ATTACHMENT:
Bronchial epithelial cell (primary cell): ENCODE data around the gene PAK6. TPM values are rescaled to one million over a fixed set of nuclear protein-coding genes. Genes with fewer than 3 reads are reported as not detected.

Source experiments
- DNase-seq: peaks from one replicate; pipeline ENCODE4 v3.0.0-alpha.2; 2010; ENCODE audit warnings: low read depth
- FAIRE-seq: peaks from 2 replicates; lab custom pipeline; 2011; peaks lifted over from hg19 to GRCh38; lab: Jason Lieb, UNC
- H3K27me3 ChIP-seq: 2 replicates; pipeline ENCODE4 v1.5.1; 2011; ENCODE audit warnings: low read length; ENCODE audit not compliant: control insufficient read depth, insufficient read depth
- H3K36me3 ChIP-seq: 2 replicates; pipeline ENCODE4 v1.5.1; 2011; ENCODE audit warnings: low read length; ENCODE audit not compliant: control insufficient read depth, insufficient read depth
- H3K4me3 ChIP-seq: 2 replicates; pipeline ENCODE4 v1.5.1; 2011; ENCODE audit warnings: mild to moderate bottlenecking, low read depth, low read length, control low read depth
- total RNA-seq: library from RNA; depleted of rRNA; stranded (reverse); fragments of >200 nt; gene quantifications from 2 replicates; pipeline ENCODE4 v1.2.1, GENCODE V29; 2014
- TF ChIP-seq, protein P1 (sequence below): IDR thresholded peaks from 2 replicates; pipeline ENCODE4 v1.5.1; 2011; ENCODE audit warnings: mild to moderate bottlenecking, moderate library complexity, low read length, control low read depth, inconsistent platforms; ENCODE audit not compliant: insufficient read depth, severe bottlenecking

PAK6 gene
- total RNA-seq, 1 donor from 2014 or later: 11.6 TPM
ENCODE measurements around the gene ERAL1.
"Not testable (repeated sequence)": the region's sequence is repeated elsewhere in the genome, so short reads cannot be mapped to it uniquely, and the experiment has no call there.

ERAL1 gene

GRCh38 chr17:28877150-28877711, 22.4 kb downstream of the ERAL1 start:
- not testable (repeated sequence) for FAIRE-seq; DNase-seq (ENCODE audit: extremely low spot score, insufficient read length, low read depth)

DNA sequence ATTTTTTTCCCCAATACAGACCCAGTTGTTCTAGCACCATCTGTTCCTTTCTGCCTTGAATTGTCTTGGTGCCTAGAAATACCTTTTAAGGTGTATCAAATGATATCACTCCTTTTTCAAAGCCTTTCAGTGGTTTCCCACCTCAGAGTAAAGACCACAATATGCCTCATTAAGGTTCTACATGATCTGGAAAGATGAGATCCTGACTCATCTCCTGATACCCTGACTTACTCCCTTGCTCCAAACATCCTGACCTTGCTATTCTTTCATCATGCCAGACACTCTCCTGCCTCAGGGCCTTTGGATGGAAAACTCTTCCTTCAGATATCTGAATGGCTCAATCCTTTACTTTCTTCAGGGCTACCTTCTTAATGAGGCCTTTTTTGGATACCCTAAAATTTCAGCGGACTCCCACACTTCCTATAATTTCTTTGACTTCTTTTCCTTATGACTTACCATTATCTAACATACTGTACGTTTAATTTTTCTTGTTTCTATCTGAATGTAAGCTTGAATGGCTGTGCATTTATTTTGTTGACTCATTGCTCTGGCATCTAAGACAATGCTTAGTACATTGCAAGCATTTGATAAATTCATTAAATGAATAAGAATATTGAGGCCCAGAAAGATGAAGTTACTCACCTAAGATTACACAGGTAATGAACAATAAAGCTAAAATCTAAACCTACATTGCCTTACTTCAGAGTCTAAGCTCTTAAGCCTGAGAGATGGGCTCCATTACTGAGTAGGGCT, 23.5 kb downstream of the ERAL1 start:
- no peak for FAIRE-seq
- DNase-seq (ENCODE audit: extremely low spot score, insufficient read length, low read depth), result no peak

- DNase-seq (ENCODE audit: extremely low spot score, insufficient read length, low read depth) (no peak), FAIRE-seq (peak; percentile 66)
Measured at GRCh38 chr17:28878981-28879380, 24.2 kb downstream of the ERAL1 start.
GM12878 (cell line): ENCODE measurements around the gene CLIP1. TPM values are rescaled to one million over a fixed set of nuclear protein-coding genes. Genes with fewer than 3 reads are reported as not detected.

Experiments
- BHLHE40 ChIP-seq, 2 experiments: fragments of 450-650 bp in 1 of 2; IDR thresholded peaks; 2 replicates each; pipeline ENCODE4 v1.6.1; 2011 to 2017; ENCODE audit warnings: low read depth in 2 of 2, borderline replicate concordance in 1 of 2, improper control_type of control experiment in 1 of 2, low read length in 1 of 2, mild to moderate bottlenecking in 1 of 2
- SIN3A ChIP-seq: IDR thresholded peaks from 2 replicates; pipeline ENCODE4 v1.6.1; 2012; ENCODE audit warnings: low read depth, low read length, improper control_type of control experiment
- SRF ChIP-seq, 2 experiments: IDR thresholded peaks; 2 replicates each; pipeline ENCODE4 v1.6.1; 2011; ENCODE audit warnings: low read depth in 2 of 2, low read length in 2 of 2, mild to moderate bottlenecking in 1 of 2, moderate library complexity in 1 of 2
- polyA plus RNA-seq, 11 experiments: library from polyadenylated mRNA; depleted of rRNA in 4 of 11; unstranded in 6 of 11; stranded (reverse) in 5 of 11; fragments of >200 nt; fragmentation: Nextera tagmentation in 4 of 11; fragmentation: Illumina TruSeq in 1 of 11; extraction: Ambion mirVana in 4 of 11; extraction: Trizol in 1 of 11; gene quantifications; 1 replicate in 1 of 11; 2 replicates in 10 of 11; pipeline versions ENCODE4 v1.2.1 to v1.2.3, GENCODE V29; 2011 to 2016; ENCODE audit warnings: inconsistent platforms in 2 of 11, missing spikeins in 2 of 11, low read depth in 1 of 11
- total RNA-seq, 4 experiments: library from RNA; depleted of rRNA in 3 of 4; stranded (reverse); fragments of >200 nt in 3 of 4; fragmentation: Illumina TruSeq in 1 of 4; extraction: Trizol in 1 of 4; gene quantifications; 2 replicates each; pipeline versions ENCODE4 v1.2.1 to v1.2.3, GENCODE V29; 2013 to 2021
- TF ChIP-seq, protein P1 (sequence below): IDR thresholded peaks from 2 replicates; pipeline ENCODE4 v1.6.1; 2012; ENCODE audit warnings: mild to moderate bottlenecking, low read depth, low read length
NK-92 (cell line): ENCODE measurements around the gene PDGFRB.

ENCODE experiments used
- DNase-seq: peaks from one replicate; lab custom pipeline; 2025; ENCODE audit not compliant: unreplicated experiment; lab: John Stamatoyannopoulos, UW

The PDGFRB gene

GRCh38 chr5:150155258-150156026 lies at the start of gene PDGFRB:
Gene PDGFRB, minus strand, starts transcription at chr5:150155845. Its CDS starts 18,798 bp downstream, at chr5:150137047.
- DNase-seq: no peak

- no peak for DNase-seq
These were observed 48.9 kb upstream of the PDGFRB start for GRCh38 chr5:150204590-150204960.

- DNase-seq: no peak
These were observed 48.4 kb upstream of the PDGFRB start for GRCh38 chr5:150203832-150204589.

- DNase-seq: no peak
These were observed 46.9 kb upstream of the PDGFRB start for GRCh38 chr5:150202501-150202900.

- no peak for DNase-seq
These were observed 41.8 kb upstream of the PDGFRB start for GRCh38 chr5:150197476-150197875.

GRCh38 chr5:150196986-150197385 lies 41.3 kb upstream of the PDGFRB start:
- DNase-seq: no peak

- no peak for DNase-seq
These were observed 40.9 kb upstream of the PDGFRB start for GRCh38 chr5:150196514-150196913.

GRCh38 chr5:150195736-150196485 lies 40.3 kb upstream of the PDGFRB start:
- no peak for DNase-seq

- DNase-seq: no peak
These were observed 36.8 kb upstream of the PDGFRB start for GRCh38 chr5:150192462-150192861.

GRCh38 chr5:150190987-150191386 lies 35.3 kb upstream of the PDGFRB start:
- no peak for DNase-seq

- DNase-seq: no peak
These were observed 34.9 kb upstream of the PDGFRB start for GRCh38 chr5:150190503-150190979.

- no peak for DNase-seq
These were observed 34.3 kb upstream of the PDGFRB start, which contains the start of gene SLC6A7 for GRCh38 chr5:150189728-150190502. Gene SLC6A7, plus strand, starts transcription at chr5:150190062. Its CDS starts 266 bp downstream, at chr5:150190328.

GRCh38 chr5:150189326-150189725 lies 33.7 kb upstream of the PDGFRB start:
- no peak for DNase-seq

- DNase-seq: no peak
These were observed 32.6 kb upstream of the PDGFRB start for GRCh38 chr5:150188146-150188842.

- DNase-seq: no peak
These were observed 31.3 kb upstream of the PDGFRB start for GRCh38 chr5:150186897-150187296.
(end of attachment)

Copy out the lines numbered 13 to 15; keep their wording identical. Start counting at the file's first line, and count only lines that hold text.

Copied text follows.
"Not testable (repeated sequence)": the region's sequence is repeated elsewhere in the genome, so short reads cannot be mapped to it uniquely, and the experiment has no call there.

ERAL1 gene

GRCh38 chr17:28877150-28877711, 22.4 kb downstream of the ERAL1 start: